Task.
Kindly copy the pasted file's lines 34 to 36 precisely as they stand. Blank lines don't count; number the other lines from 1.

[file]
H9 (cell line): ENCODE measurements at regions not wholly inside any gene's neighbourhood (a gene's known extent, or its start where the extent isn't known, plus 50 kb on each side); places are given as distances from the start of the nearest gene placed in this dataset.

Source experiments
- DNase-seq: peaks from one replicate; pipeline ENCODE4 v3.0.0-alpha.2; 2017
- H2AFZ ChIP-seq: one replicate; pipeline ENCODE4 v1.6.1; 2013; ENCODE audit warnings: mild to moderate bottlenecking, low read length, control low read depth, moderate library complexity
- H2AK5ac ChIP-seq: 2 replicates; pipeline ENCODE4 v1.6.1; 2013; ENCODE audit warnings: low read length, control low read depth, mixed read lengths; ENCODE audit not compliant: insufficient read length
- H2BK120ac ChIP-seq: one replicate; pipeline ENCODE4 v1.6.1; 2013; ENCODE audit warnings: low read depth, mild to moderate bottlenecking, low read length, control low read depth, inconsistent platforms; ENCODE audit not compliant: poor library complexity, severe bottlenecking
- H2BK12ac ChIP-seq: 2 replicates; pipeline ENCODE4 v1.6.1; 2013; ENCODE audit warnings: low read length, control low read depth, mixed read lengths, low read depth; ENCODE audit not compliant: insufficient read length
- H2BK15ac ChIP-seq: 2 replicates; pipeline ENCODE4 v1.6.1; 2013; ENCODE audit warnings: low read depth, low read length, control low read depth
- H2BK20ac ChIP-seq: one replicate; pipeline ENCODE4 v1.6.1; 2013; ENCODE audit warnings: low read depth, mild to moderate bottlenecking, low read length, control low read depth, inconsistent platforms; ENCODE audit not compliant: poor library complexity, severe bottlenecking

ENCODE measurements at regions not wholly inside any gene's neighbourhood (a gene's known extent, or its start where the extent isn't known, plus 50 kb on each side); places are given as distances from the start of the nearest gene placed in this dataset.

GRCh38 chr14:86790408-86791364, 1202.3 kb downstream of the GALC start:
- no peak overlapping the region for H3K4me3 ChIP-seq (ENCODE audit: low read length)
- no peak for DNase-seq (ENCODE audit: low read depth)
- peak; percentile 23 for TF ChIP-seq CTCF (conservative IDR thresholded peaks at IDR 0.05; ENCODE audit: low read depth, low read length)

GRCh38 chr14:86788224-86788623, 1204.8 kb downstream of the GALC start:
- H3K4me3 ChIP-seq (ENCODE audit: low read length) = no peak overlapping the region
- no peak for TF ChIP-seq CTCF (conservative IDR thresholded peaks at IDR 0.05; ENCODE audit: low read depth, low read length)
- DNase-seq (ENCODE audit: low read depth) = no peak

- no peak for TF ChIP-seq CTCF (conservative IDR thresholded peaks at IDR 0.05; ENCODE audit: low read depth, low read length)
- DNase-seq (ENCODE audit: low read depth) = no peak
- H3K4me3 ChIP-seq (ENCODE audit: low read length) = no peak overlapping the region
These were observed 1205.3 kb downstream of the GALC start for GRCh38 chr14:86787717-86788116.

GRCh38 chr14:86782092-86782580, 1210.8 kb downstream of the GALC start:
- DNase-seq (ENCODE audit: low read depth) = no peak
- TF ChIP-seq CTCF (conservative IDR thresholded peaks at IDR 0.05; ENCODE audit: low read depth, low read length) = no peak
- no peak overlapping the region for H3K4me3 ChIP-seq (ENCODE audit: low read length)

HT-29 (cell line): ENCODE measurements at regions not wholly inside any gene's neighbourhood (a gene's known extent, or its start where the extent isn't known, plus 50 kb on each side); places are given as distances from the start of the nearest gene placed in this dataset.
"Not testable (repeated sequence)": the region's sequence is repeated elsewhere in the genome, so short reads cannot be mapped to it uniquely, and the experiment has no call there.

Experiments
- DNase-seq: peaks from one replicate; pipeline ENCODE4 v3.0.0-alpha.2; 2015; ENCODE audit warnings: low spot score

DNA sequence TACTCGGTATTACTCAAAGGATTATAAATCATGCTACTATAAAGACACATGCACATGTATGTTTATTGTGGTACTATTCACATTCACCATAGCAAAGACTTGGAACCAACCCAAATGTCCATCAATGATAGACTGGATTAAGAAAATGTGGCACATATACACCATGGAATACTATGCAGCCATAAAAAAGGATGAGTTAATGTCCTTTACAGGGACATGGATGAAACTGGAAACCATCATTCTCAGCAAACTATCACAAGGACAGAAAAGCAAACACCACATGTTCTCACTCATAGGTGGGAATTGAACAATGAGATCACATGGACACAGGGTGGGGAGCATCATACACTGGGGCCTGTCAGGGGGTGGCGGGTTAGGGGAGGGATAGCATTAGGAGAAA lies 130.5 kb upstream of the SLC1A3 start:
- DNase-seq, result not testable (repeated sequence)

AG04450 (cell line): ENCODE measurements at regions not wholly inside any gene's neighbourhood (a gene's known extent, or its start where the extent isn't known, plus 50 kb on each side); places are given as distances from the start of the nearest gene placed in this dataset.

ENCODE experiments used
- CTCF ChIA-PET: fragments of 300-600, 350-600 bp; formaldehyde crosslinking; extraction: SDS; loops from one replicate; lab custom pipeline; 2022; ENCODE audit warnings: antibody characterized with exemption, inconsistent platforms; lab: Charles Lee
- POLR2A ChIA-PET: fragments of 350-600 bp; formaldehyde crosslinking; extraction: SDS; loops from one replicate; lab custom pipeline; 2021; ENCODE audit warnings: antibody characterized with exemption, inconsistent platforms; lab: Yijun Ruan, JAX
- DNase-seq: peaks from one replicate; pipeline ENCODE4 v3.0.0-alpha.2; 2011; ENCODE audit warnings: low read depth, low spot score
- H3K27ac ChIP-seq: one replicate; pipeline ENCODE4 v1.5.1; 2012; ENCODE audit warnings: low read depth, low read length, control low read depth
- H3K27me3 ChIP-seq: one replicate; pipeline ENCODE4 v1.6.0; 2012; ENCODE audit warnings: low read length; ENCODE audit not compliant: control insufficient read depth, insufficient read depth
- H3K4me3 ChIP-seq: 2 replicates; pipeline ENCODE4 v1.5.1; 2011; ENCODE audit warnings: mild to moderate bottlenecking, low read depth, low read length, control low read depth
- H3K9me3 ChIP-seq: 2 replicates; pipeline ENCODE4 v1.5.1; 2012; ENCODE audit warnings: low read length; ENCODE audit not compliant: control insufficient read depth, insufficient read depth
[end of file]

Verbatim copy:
ENCODE experiments used
- CTCF ChIA-PET: fragments of 300-600, 350-600 bp; formaldehyde crosslinking; extraction: SDS; loops from one replicate; lab custom pipeline; 2022; ENCODE audit warnings: antibody characterized with exemption, inconsistent platforms; lab: Charles Lee
- POLR2A ChIA-PET: fragments of 350-600 bp; formaldehyde crosslinking; extraction: SDS; loops from one replicate; lab custom pipeline; 2021; ENCODE audit warnings: antibody characterized with exemption, inconsistent platforms; lab: Yijun Ruan, JAX